Apple’s CEO Tim Cook says that complying with the order would deeply damage all encryption on the iPhone and Apple has appealed it. The government counters that it’s doing no such thing: the order it insists is for one phone and Apple can easily help de-crypt the phone without affecting everyone else’s.
The case has drawn enormous attention. Apple is…well…Apple and what it does is big news even before it does it. Encryption has become a major issue after whistle-blower revelations about how the government, particularly the National Security Agency, vacuums massive information from people in this and other countries every second of the day. There has been a predictable flurry of speculation about how the government might get that info without Apple’s help and the analysis about the potential impact has been voluminous, ranging from accepting Apple’s argument to calling it absurd.
In the roar, however, some truth is being drowned out. On the one hand, with ever increasing consciousness about privacy and security, Apple may be acting not out of commitment to privacy but because taking the stand may be good for business. It’s not clear how long it will resist. On the other hand, the government’s “only one case” argument is an outrageous and cynical lie. If Apple complies with the court order, the use of encryption on cell-phones will suffer profound and lasting damage.
That, many believe, is the real reason why the government wants Apple’s cooperation. “The government’s goal in this case has little to do with unlocking a single iPhone,” wrote surveillance expert Joshua Kopstein, “and everything to do with establishing a legal precedent that guarantees them the ability to achieve this access on any device.”
To put it mildly, there is a lot at stake.
Bernie Sanders’ stunning success in the campaign for the Democratic Presidential nomination, highlighted by what is effectively a victory in the Iowa caucuses this past Monday, provokes serious thinking about what a Sanders presidency would look like.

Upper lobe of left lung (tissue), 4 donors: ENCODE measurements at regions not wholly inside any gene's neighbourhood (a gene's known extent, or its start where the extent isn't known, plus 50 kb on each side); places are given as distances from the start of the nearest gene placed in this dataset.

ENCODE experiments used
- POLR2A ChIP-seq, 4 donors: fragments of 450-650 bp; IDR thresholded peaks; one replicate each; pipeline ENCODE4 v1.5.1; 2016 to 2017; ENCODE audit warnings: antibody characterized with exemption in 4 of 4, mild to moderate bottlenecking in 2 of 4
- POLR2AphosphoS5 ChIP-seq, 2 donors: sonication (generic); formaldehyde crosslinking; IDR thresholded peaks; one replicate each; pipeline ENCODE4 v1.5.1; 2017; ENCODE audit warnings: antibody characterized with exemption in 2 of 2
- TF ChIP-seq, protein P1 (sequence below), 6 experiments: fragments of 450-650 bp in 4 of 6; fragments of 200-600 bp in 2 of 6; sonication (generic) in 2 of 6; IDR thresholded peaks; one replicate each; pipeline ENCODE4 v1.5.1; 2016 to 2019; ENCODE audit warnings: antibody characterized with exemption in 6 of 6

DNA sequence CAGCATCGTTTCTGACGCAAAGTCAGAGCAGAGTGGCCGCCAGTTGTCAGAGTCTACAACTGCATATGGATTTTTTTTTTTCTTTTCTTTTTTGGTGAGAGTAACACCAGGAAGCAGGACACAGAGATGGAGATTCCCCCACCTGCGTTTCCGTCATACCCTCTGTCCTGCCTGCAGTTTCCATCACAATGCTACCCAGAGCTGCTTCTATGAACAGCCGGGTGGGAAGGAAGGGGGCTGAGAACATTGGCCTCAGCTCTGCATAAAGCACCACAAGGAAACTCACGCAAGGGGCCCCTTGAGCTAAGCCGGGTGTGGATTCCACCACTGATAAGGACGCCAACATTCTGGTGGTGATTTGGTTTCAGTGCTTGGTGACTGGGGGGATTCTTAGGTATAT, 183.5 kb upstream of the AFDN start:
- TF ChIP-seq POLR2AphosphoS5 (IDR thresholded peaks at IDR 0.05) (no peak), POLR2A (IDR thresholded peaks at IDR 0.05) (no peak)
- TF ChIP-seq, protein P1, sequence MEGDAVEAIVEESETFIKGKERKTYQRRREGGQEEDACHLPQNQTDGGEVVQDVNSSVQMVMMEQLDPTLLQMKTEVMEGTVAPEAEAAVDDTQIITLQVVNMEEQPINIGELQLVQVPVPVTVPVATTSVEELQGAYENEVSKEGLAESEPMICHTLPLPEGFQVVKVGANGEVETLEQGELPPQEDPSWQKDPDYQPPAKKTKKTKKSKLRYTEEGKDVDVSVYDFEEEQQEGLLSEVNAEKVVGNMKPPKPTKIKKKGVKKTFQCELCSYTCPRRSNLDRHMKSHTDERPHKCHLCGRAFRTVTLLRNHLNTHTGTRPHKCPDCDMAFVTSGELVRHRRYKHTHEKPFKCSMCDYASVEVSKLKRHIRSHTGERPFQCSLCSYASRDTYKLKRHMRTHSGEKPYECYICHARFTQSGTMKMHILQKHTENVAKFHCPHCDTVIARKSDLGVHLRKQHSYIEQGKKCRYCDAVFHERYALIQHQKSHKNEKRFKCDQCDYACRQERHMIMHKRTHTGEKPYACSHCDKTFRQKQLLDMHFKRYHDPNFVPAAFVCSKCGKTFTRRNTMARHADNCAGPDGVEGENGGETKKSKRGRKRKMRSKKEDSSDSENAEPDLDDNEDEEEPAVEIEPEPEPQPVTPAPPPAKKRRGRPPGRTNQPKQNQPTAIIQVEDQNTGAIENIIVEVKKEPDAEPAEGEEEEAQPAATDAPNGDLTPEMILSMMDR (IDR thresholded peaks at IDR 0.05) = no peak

Were he to take office, he would be doing so at a moment where the human race is considering the possibility of its extermination and thinking about ways to survive. In that conversation about survival, the Internet takes part of the center stage. It is not only a critical tool for education and information on our present and future but the communications tool in the struggle to have a future.
It is here that Sanders can mark his progressive territory because the Internet is so important to people’s lives and our movements of struggle. If Sanders is serious about this “political revolution” he talks about and has yet to really define, we’re going to need the Internet to make it happen.
So the question is how good are Bernie’s politics on Internet issues. The answer is better than any other candidate’s. On issues of the Internet, Bernie is a vocal and public supporter of the Internet’s progressive movement but he’s not yet a leader. Whether he becomes a leader may impact the Internet’s freedom and, in the process, his own presidential aspirations.
Last week, T-Mobile’s CEO John Lagere publicly asked the Electronic Frontier Foundation a straightforward question: “Who the f*** are you anyway, EFF? Why are you stirring up so much trouble and who pays you?”
The question, delivered in a short podcast by the telephone mogul, was in response to a question EFF had asked T-Mobile: Doesn’t your latest video product, called Binge On, violate both the letter and spirit of the Net Neutrality laws?
That attack on EFF was the second part of Lagere’s response. Most commentators agree that it was just a dumb rant. The first part of his response was that Binge On’s software, which selects the best available data-stream for the user, doesn’t violate any Net Neutrality laws at all. That, the EFF says, is a lie.
In the resulting dust-up, T-Mobile has suffered a significant public relations hit and many technology analysts are now aggressively debating whether the company not only violated FCC rules but misled its customers in the process.
But the real question is whether this is actually illegal. If it isn’t, T-Mobile’s new product may be the first step taken by a telecommunications company in a dance several cellphone giants are about to join. Everyone in this industry is looking for a way around the FCC’s Net Neutrality decision and some say T-Mobile may have found one. It’s another round in the fight to keep the Internet alive.